When I started planning this train trip in earnest early this year, I wanted to take that cross-Canada journey myself at last--partly out of nostalgia for that post-college year, and partly because it just sounded so epic. I went back and forth about actually doing it, with my limited number of available vacation days: the Canadian train from Vancouver to Toronto only departs three days each week, so getting off the train for sightseeing would require at least a two-night commitment to the place. Still, the North America Rail Pass requires passengers to take at least one trip in Canada and the U.S., so I chose to head eastward on a nonstop trip through Canada. In some ways it felt like my train journey would truly start when that train departed Vancouver at 5:30 p.m. on Sunday, beginning my travels into areas of the continent I’d never seen.

I woke up on my own Sunday morning in Vancouver just before 7:00 a.m., thanking my lucky stars for the earplugs that allowed me to sleep soundly despite the pedestrian and vehicle noise outside. (After one night I was already pretty sure those were going to be one of the smartest investments of the trip. Foreshadowing!) I dawdled around and took a leisurely shower before carrying out my plan to breakfast at Granville Island Public Market. It had rained during the night, but the clouds were rolling away as I meandered down the hill.

Browsing through the marketplace was so much fun. I bought this beautiful blueberry scone and a bowl of fresh fruit, and took them outside onto the docklike patio to eat in the sun while savoring the views of the mountains and the water. Every time I visit Vancouver I’m struck anew by how close the mountains seem to the city, how they loom up imposingly just behind the skyscrapers. This scone put those dry bricks from Starbucks to shame. It was crispy on the outside, light and moist on the inside, loaded with plump blueberries that burst sweetly with every nibble. While I sat there lingering over my delicious breakfast, I had the funniest sort of reverse-deja-vu moment. I thought, I am going to look back on this morning--on these very minutes--for the rest of my life. It's going to be one of those experiences I carry joyfully in my heart forever: this perfect scone, these juicy strawberries, the magnificent sensation of freedom and power as I begin a trip I’ve been dreaming of for nearly my entire adult life.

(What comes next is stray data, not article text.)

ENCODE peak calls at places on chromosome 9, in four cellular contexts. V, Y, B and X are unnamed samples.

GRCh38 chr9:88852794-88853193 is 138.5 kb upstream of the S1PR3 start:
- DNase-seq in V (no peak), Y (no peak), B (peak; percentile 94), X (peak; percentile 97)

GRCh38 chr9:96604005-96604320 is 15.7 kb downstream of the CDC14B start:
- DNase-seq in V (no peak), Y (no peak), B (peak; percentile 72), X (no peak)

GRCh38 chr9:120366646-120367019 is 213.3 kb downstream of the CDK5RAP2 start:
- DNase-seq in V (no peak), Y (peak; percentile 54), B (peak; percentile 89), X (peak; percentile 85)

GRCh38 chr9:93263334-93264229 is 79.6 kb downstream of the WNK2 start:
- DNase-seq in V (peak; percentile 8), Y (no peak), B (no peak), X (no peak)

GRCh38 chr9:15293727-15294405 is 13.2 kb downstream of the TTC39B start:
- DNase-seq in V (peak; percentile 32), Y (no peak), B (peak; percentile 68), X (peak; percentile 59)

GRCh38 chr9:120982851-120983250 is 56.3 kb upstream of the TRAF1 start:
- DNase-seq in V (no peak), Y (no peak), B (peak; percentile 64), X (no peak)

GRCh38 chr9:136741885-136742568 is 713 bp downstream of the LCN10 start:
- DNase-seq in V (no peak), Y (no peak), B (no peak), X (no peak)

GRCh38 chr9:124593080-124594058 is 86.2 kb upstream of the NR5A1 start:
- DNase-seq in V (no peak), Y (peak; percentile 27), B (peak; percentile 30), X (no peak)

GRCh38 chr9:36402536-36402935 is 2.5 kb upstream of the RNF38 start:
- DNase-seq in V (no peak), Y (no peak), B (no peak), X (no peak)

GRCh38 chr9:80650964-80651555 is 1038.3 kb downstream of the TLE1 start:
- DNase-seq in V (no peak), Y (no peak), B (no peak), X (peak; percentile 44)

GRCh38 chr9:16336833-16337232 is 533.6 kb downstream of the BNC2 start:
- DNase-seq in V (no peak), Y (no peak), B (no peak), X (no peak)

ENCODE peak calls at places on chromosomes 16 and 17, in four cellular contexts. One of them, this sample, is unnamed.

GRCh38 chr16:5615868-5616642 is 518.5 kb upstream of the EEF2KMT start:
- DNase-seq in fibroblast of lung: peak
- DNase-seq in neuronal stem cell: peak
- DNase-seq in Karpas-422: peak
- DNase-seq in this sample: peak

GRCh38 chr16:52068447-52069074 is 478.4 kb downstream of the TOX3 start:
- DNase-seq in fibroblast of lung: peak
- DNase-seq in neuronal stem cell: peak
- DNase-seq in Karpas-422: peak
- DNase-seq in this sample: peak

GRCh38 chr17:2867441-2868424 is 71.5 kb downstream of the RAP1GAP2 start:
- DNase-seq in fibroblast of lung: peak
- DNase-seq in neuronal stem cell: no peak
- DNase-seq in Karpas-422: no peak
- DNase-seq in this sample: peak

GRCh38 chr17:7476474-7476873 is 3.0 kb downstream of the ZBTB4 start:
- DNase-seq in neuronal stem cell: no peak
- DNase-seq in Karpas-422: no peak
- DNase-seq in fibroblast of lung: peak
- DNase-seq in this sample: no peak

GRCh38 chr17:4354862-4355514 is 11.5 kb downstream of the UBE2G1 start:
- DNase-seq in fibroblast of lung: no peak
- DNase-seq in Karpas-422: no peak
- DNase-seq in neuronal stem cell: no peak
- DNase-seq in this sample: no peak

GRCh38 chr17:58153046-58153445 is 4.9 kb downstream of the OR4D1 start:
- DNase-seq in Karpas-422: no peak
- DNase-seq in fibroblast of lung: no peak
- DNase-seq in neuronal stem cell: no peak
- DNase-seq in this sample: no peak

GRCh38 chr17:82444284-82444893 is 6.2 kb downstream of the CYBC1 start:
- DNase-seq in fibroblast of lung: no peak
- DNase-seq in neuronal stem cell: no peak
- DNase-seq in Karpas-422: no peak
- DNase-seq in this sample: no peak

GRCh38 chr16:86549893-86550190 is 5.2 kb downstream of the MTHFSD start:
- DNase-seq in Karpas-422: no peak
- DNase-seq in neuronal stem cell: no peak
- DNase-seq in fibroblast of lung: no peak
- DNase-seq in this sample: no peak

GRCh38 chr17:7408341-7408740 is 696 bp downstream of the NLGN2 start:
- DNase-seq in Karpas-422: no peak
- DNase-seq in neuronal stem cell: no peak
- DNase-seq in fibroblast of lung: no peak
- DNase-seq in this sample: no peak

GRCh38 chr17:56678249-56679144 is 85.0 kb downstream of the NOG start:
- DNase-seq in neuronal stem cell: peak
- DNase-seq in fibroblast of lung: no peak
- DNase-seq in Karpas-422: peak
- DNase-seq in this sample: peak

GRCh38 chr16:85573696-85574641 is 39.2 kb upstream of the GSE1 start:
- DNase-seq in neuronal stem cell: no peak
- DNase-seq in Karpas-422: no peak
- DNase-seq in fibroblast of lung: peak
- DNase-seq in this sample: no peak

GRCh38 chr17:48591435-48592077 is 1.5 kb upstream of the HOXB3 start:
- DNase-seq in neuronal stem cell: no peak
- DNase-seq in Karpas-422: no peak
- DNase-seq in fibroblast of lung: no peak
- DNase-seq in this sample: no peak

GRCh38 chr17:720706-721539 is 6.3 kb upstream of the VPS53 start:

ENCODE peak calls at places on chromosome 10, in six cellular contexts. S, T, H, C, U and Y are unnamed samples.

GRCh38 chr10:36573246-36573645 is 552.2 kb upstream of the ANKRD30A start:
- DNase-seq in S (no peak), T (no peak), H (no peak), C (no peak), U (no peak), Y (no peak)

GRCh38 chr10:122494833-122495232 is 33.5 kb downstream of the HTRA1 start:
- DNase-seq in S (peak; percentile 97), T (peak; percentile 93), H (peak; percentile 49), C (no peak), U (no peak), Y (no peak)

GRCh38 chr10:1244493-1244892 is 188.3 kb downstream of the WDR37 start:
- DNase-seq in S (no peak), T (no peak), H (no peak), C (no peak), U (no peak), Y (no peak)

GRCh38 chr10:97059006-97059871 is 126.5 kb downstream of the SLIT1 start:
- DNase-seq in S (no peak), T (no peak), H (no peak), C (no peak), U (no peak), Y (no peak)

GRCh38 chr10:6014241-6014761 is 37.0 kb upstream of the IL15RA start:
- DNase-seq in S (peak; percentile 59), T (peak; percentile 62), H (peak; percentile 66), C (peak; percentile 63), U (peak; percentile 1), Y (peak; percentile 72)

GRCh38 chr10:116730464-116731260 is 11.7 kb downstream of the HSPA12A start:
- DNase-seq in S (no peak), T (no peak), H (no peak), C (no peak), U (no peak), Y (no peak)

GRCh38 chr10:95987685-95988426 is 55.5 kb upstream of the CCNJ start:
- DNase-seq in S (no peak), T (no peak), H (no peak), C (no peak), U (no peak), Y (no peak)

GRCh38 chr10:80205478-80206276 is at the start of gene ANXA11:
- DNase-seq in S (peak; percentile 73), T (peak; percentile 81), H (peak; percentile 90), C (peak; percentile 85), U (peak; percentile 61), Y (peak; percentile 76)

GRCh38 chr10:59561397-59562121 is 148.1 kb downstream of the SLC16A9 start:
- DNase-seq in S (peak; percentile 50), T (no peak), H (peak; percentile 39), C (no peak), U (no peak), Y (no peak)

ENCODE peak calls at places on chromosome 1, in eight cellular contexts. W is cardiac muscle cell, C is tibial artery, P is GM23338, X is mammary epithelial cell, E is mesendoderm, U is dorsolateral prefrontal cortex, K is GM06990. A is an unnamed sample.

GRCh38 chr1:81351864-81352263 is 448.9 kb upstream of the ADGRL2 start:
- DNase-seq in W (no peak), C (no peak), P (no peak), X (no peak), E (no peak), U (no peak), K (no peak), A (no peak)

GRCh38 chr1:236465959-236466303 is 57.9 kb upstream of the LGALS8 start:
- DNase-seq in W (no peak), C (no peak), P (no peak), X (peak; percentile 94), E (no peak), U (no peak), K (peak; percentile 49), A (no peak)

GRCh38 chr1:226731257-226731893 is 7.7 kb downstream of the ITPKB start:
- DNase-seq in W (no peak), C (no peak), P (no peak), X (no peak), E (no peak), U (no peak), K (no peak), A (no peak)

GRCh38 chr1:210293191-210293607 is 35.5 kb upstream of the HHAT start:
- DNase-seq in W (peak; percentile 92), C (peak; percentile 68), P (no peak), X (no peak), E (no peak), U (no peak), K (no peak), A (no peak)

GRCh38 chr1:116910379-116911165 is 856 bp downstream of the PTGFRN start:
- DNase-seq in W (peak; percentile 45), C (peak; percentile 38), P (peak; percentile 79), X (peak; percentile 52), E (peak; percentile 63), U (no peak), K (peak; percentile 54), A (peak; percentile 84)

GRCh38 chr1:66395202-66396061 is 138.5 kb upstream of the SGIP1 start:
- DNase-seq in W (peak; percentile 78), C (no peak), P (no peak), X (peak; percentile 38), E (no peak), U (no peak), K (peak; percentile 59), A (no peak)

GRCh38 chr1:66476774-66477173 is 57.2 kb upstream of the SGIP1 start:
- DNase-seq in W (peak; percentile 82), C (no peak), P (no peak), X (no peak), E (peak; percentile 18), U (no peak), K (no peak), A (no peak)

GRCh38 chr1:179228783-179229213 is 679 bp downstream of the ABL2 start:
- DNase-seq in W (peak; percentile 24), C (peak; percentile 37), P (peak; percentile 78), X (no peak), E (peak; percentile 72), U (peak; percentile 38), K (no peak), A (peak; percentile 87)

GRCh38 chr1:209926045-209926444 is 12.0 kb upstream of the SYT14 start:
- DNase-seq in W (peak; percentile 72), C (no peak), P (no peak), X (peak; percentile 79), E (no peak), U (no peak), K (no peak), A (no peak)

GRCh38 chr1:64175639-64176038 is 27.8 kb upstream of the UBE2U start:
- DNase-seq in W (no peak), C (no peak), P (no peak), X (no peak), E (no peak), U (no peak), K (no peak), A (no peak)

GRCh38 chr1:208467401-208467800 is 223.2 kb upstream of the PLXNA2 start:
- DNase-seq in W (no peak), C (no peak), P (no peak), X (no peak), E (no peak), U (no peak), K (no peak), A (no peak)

It was good.

Breakfast gone, moment over, I headed back into the market to stock up for the three-day cross-Canada trip ahead of me. Two big apples, a demi-loaf of multi-grain bread still warm from the oven, a small package of creamy Havarti cheese, dried peaches, and small crunchy dried apple bits. I thought it would be nice to have such wholesome treats to munch on for the next few days; I didn’t plan (and couldn't afford) to eat every meal in the dining car, and the “snack car,” at least on the Amtrak trains I was familiar with, were mostly overpriced convenience-store kinds of foods. Believe me, I love me some convenience-store foods, but I didn't want to have nothing else for three days. What can I say: stocking up on bread, cheese, and fruit? Yes, I’m a peasant at heart.

Reluctantly I tore myself away from the market and walked back up to the apartment so I could keep the cheese refrigerated as long as possible before my evening departure. While I walked, I dithered about what to do with the rest of the day. I considered taking a bus out to the Capilano suspension bridge, which I’ve never done; however, I didn’t quite trust my skills and the Vancouver bus system to get me there and back successfully, on a Sunday, in the allotted time. Instead I took the 98 express bus back downtown, figuring I could walk around in Stanley Park at least. Increasingly nervous about the looming fact that I was about to spend three days and nights mostly sitting down during the train trip across the continent, I wanted to try to exhaust myself beforehand as much as possible.